‘Encanto’ Star John Leguizamo on Why the Film Is So Important: ‘I Never Thought I’d See This In My Lifetime’

LOS ANGELES, CALIFORNIA - NOVEMBER 03: (L-R) Walt Disney Animation Studios CCO & executive producer Jennifer Lee, producer Yvett Merino, composer Germaine Franco, Angie Cepeda, Rhenzy Feliz, Jessica Darrow, María Cecilia Botero, Wilmer Valderrama, Stephanie Beatriz, Ravi Cabot-Conyers, co-writer and songwriter Lin-Manuel Miranda, Mauro Castillo, Carolina Gaitán, Adassa, co-director and screenwriter Jared Bush, John Leguizamo, co-director and screenwriter Charise Castro Smith, Diane Guerrero, and producer Clark Spencer attends the world premiere of Walt Disney Animation Studios' Encanto at El Capitan Theatre in Hollywood, California on November 03, 2021. (Photo by Alberto E. Rodriguez/Getty Images for Disney)
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Disney’s “Encanto” aims to exude the joys of celebrating family and celebrating Colombia. The green and purple carpet premiere at the El Capitan Theatre did just that.

“This is the first time we’re meeting people in the flesh. It’s crazy,” said writer and director Jared Bush, noting that the film, which will be released Nov. 24, was produced during the pandemic.

The extravagant premiere setup allowed for cast, crew and families alike to walk the carpet, pose for photos in front of posters and take in the spectacle of Hollywood Boulevard’s own taste of “Encanto’s” Colombia. John Leguizamo, who voices Bruno in the film, expressed what drew him to the film.

“The fact that it was an all-Latinx Disney movie,” said Leguizamo. “Disney’s 60th movie is all Latinx. I mean, I never thought I’d see this in my lifetime. We’re the oldest ethnic group in America, the largest ethnic group in America, and we’re virtually absent everywhere. But not tonight. Not tonight.”

“Encanto” follows the Madrigal family, who have all been blessed with unique gifts from being able to talk to animals to super strength – except for the protagonist, Mirabel. Set in Colombia, the film grapples with topics both magical and real.

“We tried to actually take inspiration from a lot what our friends expressed to us, which is that Colombia has a history of internal displacement,” said writer and co-director Charise Castro Smith. “That is something that is a part of our movie. It’s a really foundational piece of the family’s history. So, we wanted to make it sort of emotional and for all ages, but it’s a reality in this film and for this family that we wanted to include.”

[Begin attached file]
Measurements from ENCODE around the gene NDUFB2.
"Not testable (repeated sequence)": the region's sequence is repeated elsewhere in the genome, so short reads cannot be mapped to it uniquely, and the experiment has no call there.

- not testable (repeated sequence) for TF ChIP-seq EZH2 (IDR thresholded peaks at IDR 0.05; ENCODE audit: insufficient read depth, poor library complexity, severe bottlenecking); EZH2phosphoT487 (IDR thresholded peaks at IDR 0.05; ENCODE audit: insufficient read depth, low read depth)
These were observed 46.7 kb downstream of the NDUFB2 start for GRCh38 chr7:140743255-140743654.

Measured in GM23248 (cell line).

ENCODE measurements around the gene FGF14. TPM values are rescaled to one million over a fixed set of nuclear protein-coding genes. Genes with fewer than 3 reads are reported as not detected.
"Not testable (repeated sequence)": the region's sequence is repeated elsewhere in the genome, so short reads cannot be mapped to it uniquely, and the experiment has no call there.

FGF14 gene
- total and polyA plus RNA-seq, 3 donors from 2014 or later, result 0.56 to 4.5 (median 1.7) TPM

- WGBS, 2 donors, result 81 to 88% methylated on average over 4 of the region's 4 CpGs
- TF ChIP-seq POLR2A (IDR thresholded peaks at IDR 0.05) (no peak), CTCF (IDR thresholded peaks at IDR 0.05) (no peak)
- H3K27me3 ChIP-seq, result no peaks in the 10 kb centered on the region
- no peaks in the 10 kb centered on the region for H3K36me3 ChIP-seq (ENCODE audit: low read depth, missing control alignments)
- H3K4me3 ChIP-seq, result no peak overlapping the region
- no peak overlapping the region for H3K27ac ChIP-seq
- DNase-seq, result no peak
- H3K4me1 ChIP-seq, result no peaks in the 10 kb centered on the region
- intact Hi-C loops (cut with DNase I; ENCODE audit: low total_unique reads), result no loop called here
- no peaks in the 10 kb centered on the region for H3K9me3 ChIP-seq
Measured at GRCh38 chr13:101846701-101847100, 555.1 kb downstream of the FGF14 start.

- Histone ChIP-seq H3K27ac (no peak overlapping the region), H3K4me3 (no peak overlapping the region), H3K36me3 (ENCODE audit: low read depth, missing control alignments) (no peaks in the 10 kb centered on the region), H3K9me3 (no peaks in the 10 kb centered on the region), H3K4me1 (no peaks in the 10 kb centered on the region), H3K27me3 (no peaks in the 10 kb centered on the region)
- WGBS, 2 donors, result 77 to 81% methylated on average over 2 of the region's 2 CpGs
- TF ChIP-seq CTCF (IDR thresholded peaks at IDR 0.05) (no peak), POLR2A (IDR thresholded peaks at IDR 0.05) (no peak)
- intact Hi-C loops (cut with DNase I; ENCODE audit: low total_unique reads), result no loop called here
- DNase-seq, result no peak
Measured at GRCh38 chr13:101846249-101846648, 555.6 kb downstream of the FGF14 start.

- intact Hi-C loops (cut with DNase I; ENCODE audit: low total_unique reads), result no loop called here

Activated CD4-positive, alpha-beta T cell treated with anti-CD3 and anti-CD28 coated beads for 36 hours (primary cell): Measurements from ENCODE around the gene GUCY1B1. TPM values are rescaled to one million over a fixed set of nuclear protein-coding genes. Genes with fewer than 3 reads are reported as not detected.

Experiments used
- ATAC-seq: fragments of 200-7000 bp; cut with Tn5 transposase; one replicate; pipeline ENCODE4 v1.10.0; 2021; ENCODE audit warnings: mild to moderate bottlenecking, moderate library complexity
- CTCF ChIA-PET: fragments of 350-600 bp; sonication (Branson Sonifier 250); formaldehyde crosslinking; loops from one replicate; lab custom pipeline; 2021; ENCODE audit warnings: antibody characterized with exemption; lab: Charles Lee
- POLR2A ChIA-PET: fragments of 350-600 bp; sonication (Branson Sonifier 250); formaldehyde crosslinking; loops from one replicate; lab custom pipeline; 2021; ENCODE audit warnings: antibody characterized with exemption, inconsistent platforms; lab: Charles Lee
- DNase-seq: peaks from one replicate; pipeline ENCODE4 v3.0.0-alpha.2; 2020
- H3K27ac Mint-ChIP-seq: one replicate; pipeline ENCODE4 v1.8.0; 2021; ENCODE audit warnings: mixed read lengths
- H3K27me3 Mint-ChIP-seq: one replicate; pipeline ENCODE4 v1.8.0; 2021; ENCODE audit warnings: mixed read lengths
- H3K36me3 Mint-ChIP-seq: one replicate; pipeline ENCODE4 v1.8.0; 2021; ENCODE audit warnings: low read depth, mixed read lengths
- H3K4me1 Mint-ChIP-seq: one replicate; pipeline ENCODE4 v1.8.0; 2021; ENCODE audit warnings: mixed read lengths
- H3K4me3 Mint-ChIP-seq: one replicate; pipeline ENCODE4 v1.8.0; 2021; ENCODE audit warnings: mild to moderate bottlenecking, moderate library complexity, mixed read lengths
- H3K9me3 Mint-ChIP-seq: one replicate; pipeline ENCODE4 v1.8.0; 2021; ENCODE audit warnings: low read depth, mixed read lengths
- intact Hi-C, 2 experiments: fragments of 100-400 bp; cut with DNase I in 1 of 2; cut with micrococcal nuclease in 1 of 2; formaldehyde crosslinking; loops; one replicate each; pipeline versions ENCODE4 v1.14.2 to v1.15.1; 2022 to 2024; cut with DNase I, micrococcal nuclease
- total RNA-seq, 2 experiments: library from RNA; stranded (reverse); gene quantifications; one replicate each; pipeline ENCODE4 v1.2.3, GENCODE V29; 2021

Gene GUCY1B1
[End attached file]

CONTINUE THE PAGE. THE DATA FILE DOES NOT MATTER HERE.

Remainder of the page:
The film not only features musical numbers, with songs written by Lin-Manuel Miranda, but Germaine Franco is the first female composer to score an animated Disney film.

“I didn’t get here by myself. I had a lot of great teachers and a lot of great supporters,” Franco told Variety. “What I wanted to convey in the film is the voice of Latin American women. Latin American woman have this incredible voice. I can only speak for myself, but I wanted Latin American women to feel proud. And Latin American people love rhythm, so I did my best to give motion but to also have that spirit of enjoying life.”

When asked what they could choose for their own unique gift, the “Encanto” team was divided between whimsical and practical.

“I would want to be wise,” said María Cecilia Botero, who voices Abuela. “I would like to fly,” added Mauro Castillo, the voice of Félix.

“I would so want to speak to animals. I’m sure that’s one of the most popular ones because who doesn’t want to do that,” answered executive producer Jennifer Lee. “But I’m also happy with Mirabel, like a heroine with glasses who gets to unify a family? That’s a pretty good gift.”